Chrome OS is centered on a sleek and neat interface with no traditional desktop applications, minimizing the screen space used by the OS. The OS experience takes place in a “web-browser” and other trivial tasks such as chatting, viewing calendar or contacts take place in “Panels”.  Let us overview them:

Web browser

The web-browser is the core application of the Operating system where almost all of the user activities are centered. Though Chrome is already known for its simple design, the design of Chrome in Chrome OS is further simplified by combining the “Web pages”, “Chrome Menu” and “User Application” in a single thin strip. It is expected that in further versions of Chrome OS, the entire web experience will be window free in a full-screen mode.

The browser has three major features:

Web pages: These tabs behave like average tabs in chrome. You can surf webpages in these tabs.

Application Tabs:  The browser also has a set of ‘Application Tabs’. Application tabs are pinned for easy access in the web-browser. This gives quick and easy access to application like ‘Gmail’, ‘Google Docs’ or potentially any application that is often used.

Chrome Menu: Besides the Application Tab, you will find the chrome menu. Other applications like contacts and calculator can be accessed from this menu. Applications accessed from the Chrome menu can open in application tabs, or in small overlay window panels.

Panels: Panels are persistent light weight windows that can overlay on top of the browser. The window continues to display even if you toggle among the different chrome browser windows. Through Panels, activities like chatting and file handling and sharing are accomplished. For instance, if the user wants to view the contents of a USB device, he plugs it in the machine and he will see the contents in the pop-up panels.  You can also dock the Panels in a side-bar.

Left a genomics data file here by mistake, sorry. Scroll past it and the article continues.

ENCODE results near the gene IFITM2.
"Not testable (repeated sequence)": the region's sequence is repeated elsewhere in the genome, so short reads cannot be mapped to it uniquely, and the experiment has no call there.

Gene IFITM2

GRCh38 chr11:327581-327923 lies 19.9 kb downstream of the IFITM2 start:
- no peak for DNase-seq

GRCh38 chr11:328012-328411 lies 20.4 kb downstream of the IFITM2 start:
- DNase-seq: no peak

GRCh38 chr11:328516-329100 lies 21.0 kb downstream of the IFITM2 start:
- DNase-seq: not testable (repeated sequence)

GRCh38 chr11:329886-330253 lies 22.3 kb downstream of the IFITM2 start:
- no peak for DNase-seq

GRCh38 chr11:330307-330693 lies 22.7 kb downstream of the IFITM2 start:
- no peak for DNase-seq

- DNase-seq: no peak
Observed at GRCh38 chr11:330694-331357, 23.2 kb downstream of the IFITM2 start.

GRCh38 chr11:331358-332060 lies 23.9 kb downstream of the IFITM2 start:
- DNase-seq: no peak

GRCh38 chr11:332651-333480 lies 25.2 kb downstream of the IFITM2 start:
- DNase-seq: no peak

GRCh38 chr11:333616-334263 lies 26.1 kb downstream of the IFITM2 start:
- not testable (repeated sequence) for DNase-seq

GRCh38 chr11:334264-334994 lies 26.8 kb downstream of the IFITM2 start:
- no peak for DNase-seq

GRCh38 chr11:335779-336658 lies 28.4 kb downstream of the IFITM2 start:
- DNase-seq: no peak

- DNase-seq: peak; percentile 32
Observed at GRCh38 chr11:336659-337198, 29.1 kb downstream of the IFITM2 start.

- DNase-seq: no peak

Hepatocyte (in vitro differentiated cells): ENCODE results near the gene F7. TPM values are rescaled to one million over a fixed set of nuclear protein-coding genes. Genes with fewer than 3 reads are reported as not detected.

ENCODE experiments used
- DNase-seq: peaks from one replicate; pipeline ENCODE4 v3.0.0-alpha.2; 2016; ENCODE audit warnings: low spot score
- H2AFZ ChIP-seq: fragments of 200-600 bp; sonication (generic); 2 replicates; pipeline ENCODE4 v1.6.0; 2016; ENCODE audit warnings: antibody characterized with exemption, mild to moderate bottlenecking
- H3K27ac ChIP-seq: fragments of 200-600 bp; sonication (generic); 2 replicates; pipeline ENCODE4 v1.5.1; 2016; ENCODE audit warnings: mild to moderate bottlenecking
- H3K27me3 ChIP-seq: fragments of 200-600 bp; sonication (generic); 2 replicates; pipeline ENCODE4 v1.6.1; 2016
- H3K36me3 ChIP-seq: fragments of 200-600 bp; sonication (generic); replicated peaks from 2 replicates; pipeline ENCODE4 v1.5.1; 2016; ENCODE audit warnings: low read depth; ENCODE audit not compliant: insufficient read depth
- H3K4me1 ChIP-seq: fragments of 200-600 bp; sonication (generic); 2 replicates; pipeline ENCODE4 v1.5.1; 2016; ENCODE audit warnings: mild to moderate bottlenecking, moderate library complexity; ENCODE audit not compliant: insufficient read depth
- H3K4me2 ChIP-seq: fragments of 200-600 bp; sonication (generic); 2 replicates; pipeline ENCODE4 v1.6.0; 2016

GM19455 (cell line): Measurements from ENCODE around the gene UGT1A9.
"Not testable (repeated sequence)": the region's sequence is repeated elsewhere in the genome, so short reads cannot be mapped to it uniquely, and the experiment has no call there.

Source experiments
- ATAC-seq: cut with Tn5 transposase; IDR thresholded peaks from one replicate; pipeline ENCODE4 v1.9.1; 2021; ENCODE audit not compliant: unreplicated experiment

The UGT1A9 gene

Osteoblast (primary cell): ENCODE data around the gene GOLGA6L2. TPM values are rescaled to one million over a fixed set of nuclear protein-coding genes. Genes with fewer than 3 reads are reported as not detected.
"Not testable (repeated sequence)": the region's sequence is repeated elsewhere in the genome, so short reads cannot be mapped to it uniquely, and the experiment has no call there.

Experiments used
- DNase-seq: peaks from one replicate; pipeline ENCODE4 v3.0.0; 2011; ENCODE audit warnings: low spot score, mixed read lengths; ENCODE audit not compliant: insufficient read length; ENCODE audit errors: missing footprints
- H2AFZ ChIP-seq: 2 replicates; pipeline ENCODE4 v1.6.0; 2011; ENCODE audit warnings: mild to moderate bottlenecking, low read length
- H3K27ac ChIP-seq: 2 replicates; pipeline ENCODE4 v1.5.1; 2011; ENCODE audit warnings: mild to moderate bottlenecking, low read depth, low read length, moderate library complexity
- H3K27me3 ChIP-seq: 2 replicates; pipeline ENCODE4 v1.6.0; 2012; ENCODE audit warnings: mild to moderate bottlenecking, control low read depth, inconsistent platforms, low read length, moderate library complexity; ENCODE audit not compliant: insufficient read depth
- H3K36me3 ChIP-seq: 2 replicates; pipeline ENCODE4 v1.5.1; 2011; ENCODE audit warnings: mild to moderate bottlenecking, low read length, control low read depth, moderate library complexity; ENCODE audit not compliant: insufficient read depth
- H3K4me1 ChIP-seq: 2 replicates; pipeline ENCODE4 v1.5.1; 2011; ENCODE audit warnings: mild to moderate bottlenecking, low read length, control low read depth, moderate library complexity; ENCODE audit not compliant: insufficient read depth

Applications in Chrome OS

All apps in Google Chrome OS are web apps. Apps are sandboxed. This means that they can’t interfere with each other and your device. Therefore the chances of getting a virus are minimal. The root system is read only. All user data is encrypted and fully secure. On bootup, the OS checks itself and incase any improper functionality is found; the OS automatically downloads patches and reinstalls them.

Chrome OS does not support local applications. This means you won’t be able to download and install Firefox. Another consequence is that Google will make an app store for its users. However it’s yet not functional.

File storage

As discussed earlier Chrome OS is based on cloud computing. All the applications and user files and data are saved over the internet. Though there have been major concerns about data security in cloud computing, Google seems to have somewhat convinced people that their data is safe. It’s a fact that even today most Google users’ personal information is already up in the cloud.

This implies that users do not have to worry incase their netbooks are stolen, as most of their data is still safe in the cloud. Moreover users will be free from the inconvenience of backing up their data time and again.

File sharing

File sharing is easier with Chrome OS. Consider a hypothetical situation where you have to send a file from a USB drive to your friend with whom you are chatting. You will plug-in the USB and the file will show up in a panel. Now you have to simply drag and drop the file between the two panels i.e. the chat and the USB panel.

Google Chrome is yet another ambitious and highly anticipated project from the house of Google. This internet focused device is indeed this year’s most revolutionary step in computing. However, the question of Google Chrome OS usefulness is still debatable – when in the absence of an internet connection.